Warhol and the Shared Subject
Image: installation view
Fort Worth Contemporary Arts, USA
December 2008 – February, 2009
Artists: Andy Warhol, Rineke Dijkstra, Douglas Gordon, CS Leigh, and Tony Scherman
The iconic slik-screened portraits of Andy Warhol depicted movie stars, musicians, and luminaries from the worlds of fashion and sports. Yet toward the end of his career, he increasingly took on commissions for portraits of society and business figures. This shift in his output could be aligned to his claim that in “doing portraits, you don’t care who you do as long as you have someone to do.” As a viewer of Warhol’s images it is in the space between the representation of the subject, our existing knowledge of the subject, the artist, and ourselves that the meaning and sense of the portrait is arguably established.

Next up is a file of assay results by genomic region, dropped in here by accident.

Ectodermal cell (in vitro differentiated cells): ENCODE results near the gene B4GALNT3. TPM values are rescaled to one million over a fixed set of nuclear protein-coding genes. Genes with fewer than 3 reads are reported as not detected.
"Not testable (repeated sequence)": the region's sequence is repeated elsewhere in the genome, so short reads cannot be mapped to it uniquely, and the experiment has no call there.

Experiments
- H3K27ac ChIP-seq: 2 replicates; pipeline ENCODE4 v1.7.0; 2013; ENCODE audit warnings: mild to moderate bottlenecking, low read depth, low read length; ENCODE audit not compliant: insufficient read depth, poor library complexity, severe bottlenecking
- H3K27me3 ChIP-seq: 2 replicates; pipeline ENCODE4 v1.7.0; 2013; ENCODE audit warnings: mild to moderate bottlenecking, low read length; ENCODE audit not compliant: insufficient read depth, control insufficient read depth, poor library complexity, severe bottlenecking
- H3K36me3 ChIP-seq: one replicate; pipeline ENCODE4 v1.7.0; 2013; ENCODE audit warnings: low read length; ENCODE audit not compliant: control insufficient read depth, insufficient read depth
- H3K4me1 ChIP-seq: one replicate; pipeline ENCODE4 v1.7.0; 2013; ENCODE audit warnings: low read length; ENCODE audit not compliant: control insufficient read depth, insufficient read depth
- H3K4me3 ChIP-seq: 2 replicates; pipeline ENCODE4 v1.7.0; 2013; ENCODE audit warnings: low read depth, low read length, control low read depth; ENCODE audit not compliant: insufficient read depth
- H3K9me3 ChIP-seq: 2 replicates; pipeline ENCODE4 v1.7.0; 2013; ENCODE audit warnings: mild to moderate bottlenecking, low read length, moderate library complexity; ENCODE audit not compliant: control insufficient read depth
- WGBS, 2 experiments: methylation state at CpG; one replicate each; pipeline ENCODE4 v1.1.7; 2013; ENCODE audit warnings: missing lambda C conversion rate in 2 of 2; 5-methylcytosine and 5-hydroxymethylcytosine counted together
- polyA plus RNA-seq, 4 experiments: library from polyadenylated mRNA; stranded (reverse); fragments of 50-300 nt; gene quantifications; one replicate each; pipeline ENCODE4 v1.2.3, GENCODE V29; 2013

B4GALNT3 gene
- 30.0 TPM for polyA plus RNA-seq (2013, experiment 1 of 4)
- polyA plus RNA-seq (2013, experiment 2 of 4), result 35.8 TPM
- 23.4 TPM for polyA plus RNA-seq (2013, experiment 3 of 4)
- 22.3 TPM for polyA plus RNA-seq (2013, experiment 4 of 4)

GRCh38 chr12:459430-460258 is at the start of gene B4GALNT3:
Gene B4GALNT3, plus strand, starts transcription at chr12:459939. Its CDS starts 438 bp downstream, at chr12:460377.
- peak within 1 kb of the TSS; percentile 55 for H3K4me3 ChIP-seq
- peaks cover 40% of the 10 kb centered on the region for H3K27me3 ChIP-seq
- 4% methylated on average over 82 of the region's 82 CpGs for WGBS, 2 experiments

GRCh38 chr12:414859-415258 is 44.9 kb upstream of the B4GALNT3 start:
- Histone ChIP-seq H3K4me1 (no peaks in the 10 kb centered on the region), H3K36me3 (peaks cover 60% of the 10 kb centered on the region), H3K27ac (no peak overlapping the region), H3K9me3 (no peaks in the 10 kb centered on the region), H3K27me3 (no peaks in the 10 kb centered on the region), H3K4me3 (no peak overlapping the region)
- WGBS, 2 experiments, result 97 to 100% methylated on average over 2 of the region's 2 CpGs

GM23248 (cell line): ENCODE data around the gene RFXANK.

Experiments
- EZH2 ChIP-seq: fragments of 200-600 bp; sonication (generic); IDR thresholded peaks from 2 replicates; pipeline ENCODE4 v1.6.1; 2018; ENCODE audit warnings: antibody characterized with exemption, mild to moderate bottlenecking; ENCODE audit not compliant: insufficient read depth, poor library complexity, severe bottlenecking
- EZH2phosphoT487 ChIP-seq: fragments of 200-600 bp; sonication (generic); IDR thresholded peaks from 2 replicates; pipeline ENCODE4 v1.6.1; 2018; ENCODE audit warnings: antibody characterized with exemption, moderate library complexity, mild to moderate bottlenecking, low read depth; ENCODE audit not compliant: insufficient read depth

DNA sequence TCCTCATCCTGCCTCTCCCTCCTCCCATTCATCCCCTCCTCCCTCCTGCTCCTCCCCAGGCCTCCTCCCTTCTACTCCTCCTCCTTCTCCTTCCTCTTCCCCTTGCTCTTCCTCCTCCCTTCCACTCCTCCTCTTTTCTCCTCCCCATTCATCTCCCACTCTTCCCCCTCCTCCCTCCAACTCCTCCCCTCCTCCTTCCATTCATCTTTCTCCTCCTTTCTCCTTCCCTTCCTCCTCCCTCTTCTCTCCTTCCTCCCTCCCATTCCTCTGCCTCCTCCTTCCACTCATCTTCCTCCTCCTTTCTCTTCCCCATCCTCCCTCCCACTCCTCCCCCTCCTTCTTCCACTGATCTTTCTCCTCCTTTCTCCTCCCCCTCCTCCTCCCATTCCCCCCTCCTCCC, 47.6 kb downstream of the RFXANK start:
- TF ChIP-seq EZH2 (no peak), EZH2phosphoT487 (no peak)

This exhibition considered the nature of this space of meaning as it can be seen to relate to Warhol’s work and into contemporary practices. Throughout the exhibition, social and cultural determinations are evoked and give rise to particularly nuanced perspectives of the notion of how a “shared subject” can exist.